Malibu artist Eugenie Spirito has been carving stone for more than three decades. She began her career as an artist in New York City, where she earned an invitation to apprentice with avant-garde abstract expressionist Philip Pavia, a powerful force in the American modernist movement.
It wasn’t easy for a young woman to make a place for herself in the strongly male-oriented New York sculpture scene, even in the postmodern era.
“My first sculpture class in New York with Philip was with 14 men,” Spirito recalled. “I was the only woman. After three weeks, Philip said ‘you’ve got something, would you like to apprentice with me?’”
Spirito’s work shares an element of Pavia’s primal, primitive ethic, but it is distinctly her own. There’s a suggestion of Cycladic Greek sculpture in the abstracted human forms she carves from alabaster and soapstone, and an evocative hint of shamanism in her work that manifests in the sinuous forms of lovers, ancestral spirits, and serene deities she creates.
Spirito and her husband Lou met and married in New York, but soon found themselves drawn to California. The couple shares adjacent studio space in their Malibu home.
Eugenie’s studio is on the patio just outside the room where Lou writes. Their dog Tanner, a rescued pit bull whose story is the subject of Lou’s book, “Gimme Shelter,” divides his time between the two, taking his job as resident muse seriously.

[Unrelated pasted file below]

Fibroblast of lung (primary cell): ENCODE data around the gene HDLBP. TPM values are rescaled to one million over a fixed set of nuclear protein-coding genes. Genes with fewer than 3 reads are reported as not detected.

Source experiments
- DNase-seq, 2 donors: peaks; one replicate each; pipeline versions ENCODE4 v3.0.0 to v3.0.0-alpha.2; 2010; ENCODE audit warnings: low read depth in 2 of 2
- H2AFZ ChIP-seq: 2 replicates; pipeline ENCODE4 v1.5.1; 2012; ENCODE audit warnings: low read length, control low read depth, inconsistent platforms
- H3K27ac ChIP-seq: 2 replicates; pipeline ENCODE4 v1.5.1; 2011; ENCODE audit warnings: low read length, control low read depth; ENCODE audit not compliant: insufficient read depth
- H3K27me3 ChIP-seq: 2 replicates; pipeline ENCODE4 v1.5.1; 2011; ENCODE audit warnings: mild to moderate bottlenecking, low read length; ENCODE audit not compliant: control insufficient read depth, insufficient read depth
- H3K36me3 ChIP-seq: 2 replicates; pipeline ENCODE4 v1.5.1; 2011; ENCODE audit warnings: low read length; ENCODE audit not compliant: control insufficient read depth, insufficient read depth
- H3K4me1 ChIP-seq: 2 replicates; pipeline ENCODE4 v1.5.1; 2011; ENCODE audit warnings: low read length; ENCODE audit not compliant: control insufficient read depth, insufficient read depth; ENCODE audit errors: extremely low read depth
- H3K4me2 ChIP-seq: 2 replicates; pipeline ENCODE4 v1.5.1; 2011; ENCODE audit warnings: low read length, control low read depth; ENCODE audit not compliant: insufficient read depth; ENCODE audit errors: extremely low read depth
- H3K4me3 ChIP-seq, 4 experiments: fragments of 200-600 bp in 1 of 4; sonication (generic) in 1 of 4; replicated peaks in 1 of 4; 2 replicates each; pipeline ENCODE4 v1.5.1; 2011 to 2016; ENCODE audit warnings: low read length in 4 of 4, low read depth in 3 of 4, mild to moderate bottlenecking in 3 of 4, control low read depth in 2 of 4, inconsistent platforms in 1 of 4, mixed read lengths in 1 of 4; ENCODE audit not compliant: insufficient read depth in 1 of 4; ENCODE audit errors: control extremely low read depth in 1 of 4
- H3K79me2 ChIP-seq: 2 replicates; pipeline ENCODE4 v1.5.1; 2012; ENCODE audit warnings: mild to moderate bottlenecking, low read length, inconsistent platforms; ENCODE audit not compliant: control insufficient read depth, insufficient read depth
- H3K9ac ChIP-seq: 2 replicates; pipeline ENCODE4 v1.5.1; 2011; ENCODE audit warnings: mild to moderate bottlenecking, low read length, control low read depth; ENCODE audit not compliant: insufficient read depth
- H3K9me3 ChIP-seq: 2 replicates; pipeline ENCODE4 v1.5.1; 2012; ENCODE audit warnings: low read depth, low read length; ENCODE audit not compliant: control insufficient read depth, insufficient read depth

Many of Spirito’s sculptures are small enough to be held and easily moved, inviting the viewer to connect directly with the work. She uses electric tools sparingly, usually at the beginning of the sculpting process, but prefers hand tools to bring the form she envisions within the stone into existence. It’s a slow, unforgiving and frequently exhausting process that requires strength, stamina, and patience. Spirito describes it as a form of meditation.
“Consciously or unconsciously I put my intention into every work” she says. “Love, healing, calmness.”
There is a certain playfulness in some of Spirito’s works, as well. The skull of an imaginary creature, part dinosaur and part sea monster carved from limestone with empty eye-sockets and a skeletal grin greets visitors.
On the day the Messenger Mountain News visited Spirito’s studio, she was shaping a piece of dove-gray alabaster into the form of a female nude, the curve of the torso emerging slowly, millimeter by millimeter, from the stone.
“When I start something I have an idea, an inspiration, but as I work the stone starts to communicate to me what it is,” Spirito said.
Nearby, a partially completed carving revealed the beginnings of a face suggesting an abstracted Quan Yin, the Chinese goddess of compassion.
“If I have a couple of pieces going, one will make me finish it first,” Spirito explained. “I need to create, I need it like air,” she said.
Spirito has experimented with many types of materials and techniques, but she is especially drawn to alabaster, finding inspiration in the smooth texture and varied colors. She especially loves the translucent beauty of orange alabaster.
“It’s getting hard to find,” Spirito said. “The earth is getting used up.”
She explained that she is committed to leaving a small environmental footprint with her art: small footprint, but not small of heart. Spirito said her ambition is to leave the earth a more beautiful place.
For more information on Spirito and her work, visit her website.